I wrote this rant as an overblown but passionate response to an article by author Terry Deary that you can read here:
This article was mind-numbing. I haven’t read an article this loaded with phony equivocation outside of an article about gun control.
First of all, Deary claims he is not attacking libraries and then proceeds to do just that. He ignores the fact that a library is not just a place to get books. For some people, it is their only access to the world. What about the internet? For some, the library is the only access to the internet. His claims about educating the public raise some interesting questions: The public does not always have the unlimited funds to spend on his or others books and so they might be more educated with the chance to sample them. He speaks as though the library allows you to get a free book and keep it, which is not the point. The real purpose of a library is access.
He doesn’t get much sympathy when it comes to making a living. He doesn’t seem to have trouble in that area. The backlash he is inviting is going to be like that of the file sharing crowd against Lars Ulrich and his anti-Napster crusade. That isn’t even quite the same. File sharing allows you to download and keep something. The library is more like a video rental store. I wonder if Deary hates those too? How many copies of each book does he believe a library has anyways? Sometimes, there may be three copies of a popular book, but once again, they will be back unless somebody steals them.
To Deary’s other argument about taking food out of his mouth: perhaps authors, like musicians, are underpaid because of their publishers who take the lions share of everything in book or music sales. As I have pointed out before, musicians may blame file-sharing for there woes, but ignore that their record companies are taking almost all the money their works gross leaving acts like The Beatles and Jimi Hendrix with less than 1% which was a pretty standard contract in their day.
Furthermore, if you ask a bookseller (I know a few) what is cutting into their sales, they will probably tell you its the internet, not the library. People will order books rather than leave the house. I think that that kind of convenience breeds laziness and the wonderful experience of going to the bookstore, or the library where you can find your book and perhaps a few more that you didn’t know about.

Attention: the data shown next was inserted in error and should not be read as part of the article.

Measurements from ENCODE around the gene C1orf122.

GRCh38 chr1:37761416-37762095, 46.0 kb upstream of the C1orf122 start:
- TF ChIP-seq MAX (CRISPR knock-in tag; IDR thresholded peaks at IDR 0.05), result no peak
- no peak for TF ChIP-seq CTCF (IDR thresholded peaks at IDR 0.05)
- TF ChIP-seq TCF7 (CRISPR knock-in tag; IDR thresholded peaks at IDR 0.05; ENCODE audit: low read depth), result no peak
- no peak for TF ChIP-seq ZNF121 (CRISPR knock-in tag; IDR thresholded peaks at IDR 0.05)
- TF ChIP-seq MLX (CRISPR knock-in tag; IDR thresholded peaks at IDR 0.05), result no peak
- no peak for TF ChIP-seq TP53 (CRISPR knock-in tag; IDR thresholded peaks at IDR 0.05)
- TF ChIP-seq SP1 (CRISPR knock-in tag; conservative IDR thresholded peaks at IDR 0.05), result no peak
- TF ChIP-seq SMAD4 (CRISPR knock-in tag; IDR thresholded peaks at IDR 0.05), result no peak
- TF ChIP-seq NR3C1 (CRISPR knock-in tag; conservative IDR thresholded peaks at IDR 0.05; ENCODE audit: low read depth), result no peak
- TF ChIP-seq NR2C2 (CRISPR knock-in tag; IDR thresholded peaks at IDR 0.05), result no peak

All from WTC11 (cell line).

Deary is very much a “let the buyer beware” kind of guy. He resembles the sort who look at bloated government spending and heap blame on the comparatively measly amount that is given to PBS because they don’t like it. At least he gets some residuals from libraries. I never even knew that was part of the system.
Deary is correct about one thing: schools are there to educate rather than that being the libraries job. Now how many of you were bussed to the library and made to get a book and do a book report? The library, in whatever format, is a great tool for schools to use in educating. Libraries are not just about books either which I think people engaging in LIS can agree on. If someone does not have disposable income to waste on books they may or may not like, the library offers you a test drive. Yes, I’m trying to shoot down his bad example of getting a free car. You can test drive a car, why not a book? More often than not, I find I will buy something if I have the chance to peruse it first. People are less likely to buy if the books are all wrapped up in plastic and they are unfamiliar with the author. Most bookstores, like libraries, allow you to hang out and read all day without buying. I suppose Deary would like them all horsewhipped sent on a boat to New South Wales for not demanding that people buy without question.
Deary has shown that he really could care less about the effectiveness of libraries and doesn’t actually know much about them beyond what he does not like. Mr. Gibbons on the other hand, can see that libraries have more value than being houses of free books. Libraries are places that their communities benefit from.